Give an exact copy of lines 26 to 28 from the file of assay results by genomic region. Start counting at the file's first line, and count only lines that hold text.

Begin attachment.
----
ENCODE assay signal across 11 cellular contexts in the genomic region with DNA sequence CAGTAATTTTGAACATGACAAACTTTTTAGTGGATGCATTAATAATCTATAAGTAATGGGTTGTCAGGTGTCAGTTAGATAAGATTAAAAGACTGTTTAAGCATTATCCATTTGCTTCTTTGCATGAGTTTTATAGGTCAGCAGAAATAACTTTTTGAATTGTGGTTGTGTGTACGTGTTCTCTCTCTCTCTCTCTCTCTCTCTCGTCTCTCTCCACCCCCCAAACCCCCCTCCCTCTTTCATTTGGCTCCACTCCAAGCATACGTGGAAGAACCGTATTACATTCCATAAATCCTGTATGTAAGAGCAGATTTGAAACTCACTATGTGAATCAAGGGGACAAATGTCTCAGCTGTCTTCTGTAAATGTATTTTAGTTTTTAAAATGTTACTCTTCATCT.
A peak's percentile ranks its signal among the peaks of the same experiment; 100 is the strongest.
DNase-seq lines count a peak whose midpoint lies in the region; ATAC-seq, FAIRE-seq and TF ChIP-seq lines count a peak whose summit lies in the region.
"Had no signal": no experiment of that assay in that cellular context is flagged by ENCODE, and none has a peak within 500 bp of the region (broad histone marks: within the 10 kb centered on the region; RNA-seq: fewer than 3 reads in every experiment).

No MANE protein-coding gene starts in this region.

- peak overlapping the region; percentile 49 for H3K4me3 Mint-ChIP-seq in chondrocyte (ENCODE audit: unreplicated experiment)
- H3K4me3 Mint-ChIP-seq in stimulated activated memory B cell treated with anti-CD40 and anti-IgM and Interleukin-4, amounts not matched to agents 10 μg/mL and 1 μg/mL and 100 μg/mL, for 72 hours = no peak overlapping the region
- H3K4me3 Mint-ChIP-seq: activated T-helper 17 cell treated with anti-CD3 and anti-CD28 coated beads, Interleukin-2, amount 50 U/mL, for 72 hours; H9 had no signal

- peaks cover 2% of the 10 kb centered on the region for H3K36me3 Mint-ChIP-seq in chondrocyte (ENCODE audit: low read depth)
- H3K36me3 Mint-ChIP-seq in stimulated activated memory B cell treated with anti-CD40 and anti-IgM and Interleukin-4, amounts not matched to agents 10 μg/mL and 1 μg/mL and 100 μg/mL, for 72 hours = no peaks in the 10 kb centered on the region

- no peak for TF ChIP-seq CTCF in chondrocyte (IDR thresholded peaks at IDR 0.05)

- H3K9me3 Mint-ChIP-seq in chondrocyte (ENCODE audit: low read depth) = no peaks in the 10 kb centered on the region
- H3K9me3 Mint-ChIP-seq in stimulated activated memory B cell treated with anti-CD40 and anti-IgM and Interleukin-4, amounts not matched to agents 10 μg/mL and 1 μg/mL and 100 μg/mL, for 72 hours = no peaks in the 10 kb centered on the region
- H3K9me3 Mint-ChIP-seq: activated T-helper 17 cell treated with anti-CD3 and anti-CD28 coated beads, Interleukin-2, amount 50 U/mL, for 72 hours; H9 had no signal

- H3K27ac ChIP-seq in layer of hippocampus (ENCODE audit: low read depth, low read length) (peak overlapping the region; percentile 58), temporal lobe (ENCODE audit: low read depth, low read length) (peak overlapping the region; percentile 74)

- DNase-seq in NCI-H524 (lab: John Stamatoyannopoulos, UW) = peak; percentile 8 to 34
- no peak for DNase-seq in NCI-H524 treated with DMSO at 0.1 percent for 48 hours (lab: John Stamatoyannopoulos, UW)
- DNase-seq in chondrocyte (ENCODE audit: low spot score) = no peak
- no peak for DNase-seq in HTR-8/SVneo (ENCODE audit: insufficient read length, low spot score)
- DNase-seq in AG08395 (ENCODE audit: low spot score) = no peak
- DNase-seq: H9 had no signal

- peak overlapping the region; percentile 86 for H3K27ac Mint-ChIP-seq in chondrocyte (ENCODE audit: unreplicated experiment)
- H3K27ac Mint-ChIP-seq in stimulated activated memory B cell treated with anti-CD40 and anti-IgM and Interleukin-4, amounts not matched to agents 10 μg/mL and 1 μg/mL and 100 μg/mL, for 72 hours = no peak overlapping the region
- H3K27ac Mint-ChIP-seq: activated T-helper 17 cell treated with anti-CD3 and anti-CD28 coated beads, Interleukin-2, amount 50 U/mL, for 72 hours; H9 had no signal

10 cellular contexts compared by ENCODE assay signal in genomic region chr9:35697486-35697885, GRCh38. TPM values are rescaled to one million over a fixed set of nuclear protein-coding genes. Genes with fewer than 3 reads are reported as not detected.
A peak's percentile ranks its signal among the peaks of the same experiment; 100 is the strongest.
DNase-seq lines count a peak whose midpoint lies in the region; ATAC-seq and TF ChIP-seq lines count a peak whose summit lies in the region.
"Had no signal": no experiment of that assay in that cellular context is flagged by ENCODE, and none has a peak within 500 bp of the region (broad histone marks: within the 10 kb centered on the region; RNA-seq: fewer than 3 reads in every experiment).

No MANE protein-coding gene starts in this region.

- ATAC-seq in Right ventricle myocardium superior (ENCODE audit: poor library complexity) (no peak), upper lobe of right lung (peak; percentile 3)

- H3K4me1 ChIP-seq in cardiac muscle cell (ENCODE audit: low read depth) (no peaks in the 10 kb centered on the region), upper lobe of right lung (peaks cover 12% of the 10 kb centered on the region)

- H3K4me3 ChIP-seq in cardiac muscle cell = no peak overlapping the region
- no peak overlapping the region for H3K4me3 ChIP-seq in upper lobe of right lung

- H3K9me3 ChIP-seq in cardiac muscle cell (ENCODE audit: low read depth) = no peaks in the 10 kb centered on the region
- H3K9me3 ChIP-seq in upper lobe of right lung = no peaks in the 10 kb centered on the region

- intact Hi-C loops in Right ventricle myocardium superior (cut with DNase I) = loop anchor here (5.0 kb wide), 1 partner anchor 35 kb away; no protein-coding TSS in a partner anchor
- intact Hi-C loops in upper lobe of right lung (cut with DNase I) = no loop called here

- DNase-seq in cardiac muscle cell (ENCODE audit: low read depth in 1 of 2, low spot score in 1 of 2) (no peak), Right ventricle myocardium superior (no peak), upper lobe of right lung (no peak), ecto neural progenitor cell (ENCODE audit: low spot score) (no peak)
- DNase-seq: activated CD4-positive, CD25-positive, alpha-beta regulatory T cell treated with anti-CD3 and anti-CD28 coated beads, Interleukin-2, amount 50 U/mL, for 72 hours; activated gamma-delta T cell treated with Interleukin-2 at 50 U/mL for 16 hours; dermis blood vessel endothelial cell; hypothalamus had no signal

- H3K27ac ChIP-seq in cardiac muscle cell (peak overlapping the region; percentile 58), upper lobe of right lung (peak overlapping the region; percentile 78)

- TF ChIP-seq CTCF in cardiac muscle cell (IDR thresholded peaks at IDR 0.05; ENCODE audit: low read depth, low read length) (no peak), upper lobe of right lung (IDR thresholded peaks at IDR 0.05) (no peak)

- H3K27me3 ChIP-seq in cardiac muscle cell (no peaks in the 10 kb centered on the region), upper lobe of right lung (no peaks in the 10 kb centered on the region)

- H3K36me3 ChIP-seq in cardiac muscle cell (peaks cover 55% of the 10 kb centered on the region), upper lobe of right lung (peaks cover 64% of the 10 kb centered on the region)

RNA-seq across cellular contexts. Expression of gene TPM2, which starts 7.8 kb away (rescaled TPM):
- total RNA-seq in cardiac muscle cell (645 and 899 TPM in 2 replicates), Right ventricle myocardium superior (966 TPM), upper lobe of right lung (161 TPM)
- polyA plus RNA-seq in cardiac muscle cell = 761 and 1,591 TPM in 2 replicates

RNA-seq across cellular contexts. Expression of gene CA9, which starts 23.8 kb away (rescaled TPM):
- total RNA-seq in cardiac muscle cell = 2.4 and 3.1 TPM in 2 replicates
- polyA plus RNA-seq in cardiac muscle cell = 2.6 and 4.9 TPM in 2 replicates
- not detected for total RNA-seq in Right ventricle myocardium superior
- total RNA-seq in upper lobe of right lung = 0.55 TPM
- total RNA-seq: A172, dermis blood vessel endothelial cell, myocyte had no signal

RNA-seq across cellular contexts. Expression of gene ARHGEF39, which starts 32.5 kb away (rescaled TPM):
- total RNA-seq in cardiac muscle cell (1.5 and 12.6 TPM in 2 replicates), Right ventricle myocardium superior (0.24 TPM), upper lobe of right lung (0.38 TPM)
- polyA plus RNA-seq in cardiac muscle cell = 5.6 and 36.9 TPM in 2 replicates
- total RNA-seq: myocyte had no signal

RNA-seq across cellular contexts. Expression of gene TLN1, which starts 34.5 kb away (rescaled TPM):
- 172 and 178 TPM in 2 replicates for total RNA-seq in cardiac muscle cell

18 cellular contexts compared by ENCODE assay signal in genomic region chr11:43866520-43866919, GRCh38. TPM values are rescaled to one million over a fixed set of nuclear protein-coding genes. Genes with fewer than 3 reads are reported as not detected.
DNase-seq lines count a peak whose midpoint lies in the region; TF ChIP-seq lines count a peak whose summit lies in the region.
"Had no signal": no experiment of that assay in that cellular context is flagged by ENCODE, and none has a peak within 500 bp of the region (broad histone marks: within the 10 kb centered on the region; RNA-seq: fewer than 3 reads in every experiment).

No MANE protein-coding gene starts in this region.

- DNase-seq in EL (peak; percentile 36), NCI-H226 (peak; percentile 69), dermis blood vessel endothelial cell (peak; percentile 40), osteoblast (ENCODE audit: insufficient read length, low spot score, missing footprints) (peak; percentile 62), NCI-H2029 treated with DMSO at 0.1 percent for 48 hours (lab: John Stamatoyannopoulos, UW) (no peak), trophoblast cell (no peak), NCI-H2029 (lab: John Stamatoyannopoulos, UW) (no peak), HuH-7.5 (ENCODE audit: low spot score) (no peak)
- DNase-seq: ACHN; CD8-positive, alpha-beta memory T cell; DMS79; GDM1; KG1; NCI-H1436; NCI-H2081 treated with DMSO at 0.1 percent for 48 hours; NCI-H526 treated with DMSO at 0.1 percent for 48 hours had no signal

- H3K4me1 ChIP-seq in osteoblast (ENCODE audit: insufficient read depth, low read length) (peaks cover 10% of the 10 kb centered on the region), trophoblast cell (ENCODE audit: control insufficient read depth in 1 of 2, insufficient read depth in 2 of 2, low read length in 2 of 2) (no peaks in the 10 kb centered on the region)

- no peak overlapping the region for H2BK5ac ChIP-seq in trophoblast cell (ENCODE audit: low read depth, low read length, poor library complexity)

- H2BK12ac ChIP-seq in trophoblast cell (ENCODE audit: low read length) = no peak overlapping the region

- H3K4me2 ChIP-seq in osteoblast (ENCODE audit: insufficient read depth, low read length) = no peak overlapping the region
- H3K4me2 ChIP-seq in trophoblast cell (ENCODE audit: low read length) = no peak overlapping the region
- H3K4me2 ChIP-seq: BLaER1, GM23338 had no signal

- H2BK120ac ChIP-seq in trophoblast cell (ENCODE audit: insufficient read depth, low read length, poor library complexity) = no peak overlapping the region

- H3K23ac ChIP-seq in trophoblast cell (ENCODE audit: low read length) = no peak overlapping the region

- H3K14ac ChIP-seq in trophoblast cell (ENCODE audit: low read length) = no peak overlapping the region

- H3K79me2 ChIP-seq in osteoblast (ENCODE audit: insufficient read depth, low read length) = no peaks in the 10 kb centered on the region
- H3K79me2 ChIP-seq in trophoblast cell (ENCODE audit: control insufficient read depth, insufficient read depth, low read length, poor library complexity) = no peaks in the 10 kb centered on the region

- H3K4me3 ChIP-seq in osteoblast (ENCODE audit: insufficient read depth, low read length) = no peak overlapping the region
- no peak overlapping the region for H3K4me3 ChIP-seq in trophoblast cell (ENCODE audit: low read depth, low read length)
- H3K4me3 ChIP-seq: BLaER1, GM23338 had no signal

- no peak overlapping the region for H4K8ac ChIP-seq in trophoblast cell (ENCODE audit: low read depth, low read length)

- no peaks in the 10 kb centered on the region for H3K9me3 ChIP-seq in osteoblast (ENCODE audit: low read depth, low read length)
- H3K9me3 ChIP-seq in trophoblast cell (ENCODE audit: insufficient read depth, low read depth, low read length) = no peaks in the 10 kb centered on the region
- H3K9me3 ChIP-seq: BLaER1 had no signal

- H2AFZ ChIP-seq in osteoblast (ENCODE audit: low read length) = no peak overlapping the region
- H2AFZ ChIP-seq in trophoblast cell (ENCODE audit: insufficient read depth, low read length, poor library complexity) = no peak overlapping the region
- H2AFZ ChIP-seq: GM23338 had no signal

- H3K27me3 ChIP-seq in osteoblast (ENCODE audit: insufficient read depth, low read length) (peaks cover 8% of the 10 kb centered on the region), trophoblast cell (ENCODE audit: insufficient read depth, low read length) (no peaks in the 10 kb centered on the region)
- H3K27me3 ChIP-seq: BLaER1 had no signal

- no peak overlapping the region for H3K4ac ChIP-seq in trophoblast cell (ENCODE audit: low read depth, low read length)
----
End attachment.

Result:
A peak's percentile ranks its signal among the peaks of the same experiment; 100 is the strongest.
DNase-seq lines count a peak whose midpoint lies in the region; ATAC-seq and TF ChIP-seq lines count a peak whose summit lies in the region.
"Had no signal": no experiment of that assay in that cellular context is flagged by ENCODE, and none has a peak within 500 bp of the region (broad histone marks: within the 10 kb centered on the region; RNA-seq: fewer than 3 reads in every experiment).